Couple who made £ 70,000 from traffickers of sex workers across UK jailed at Salisbury Crown Court


A couple who made around £ 70,000 from traffickers of sex workers across the UK have been jailed.

The conviction of Cristian Simion and Mihaela Borcos under the Modern Slavery Act was the first such case for Wiltshire Police.

The couple had already been tried in July and yesterday (September 29) appeared in Salisbury Crown Court for sentencing.

Simion, 29, now living in Grays, Essex, who was convicted of one count of human trafficking and two counts of money laundering, was jailed for two years and five months.

Borcos, 25, also living in Grays, Essex, who was convicted of one count of human trafficking and one count of money laundering, was jailed for two years and two months.

Agents in Wiltshire were first alerted in May 2017, after North Wales Police visited a hotel in Wrexham and spoke to a sex worker who revealed she was being held work by an organized criminal group in Swindon.

Intelligence investigations quickly led to an address in Grantham Close, Freshbrook and the suspicious activities of Romanian nationals Simion and Borcos.

A complex three-and-a-half-year police investigation ensued, which included searching for financial records, liaising with other police forces across the country, examining seized digital devices and computers. at their address during a warrant and taking statements from potential witnesses.

The couple were sentenced at Salisbury Crown Court. Credit: ITV News Meridian

Their work revealed that Simion and Borcos were running a highly organized operation using vulnerable women, usually women from Romania who did not speak English and had no way of getting legal work in the UK.

They upload women’s profiles to adult websites and then move them across the country to engage in sex work.

The couple, who were in a relationship, then took a significant portion of the money these women were making.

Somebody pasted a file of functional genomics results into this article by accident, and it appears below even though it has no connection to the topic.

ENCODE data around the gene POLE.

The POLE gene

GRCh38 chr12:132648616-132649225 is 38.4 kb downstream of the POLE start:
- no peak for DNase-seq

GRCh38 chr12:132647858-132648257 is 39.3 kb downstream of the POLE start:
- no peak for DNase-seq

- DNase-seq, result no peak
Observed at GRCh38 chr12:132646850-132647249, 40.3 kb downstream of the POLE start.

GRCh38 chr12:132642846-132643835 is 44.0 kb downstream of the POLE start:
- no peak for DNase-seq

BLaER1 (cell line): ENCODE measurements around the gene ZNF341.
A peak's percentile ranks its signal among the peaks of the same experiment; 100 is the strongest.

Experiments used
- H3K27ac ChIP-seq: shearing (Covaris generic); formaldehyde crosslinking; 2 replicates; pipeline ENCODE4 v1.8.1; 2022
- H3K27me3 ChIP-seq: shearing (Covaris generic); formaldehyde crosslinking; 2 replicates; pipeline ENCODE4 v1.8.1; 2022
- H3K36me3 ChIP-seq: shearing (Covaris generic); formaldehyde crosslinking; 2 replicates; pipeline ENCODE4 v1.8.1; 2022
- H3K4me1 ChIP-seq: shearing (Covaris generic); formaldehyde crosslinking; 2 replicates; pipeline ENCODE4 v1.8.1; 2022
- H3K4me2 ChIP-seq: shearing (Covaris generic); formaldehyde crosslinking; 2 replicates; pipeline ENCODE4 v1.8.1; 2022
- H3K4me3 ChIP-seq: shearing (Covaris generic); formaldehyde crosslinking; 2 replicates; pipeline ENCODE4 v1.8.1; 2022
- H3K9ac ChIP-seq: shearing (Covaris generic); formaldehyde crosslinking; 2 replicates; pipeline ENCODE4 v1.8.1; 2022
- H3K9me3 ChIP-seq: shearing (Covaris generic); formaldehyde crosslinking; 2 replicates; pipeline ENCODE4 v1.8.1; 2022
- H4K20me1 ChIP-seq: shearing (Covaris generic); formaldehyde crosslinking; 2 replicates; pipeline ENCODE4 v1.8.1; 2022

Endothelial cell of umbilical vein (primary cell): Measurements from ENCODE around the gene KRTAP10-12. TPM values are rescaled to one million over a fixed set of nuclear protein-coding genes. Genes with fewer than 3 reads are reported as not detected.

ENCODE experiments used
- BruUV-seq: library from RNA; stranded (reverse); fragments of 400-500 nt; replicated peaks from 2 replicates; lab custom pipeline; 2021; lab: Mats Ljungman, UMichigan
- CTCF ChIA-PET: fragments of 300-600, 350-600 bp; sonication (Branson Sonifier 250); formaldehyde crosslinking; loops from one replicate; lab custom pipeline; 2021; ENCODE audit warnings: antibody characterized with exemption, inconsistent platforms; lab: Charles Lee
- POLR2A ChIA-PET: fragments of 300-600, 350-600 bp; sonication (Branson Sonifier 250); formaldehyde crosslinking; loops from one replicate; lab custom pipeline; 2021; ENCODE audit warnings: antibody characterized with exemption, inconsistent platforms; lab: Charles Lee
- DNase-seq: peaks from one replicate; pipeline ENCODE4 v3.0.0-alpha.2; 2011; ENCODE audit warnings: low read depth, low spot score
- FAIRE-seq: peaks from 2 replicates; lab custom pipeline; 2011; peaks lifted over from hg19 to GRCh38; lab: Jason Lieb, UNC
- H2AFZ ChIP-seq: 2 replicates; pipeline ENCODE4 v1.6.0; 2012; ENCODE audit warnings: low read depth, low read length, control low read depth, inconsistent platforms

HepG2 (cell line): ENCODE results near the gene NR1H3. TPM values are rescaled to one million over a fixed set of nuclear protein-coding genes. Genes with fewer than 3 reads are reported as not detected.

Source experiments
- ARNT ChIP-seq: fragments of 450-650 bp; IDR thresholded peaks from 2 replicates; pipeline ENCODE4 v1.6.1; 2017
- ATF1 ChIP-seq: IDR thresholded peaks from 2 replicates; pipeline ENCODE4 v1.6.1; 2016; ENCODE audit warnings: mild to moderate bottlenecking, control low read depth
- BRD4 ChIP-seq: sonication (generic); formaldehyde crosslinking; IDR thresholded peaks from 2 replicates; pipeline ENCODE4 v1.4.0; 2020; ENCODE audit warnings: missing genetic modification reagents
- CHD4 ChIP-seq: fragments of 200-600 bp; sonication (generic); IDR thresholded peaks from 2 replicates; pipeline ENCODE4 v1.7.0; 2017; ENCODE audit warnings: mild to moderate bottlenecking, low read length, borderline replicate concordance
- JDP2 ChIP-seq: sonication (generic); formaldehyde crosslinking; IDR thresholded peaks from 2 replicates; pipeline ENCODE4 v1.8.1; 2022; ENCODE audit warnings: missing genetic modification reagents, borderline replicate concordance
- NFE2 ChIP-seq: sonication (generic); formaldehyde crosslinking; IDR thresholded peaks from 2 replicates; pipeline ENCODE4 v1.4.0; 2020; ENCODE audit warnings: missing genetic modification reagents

Financial records show that between April 2016 and August 2017 Simion earned around £ 60,000 from his farm, while Borcos took in around £ 10,000.

In September of last year, the team finally had the evidence they needed and the duo were charged.

Detective Constable Nick Bishop of Wiltshire Police said: “We conducted a long and complex investigation, using various tactics to gather the evidence we needed to prove that Simion and Borcos were trafficking vulnerable women and took advantage of their misery.

“They exploited these women, many of whom spoke no English and were unable to find legal work in this country, with little or no consideration for their well-being or well-being.

“This case shows that human trafficking and modern slavery are very real crimes, with very real victims, and we will work hard to ensure those responsible are brought to justice.”

Chief Detective Inspector Phil Walker, who heads Wiltshire Police work on combating human trafficking and modern slavery, said: ‘These types of offenses are very often hidden crimes, but we are working hard to raise awareness about them and the damage done to those who are exploited. “

“Our goal is not only to identify and convict offenders, but also to protect victims – such as vulnerable women in this case – so that they have the support they need to cope with what is at hand. come.”

“But, this is not something the police can do on their own. We need our communities to be our eyes and ears, reporting suspicious activity or circumstances to us so that we can investigate.”

The Modern Slavery Hotline can be confidentially on 08000 121700. It is open 24 hours a day, 365 days a year.

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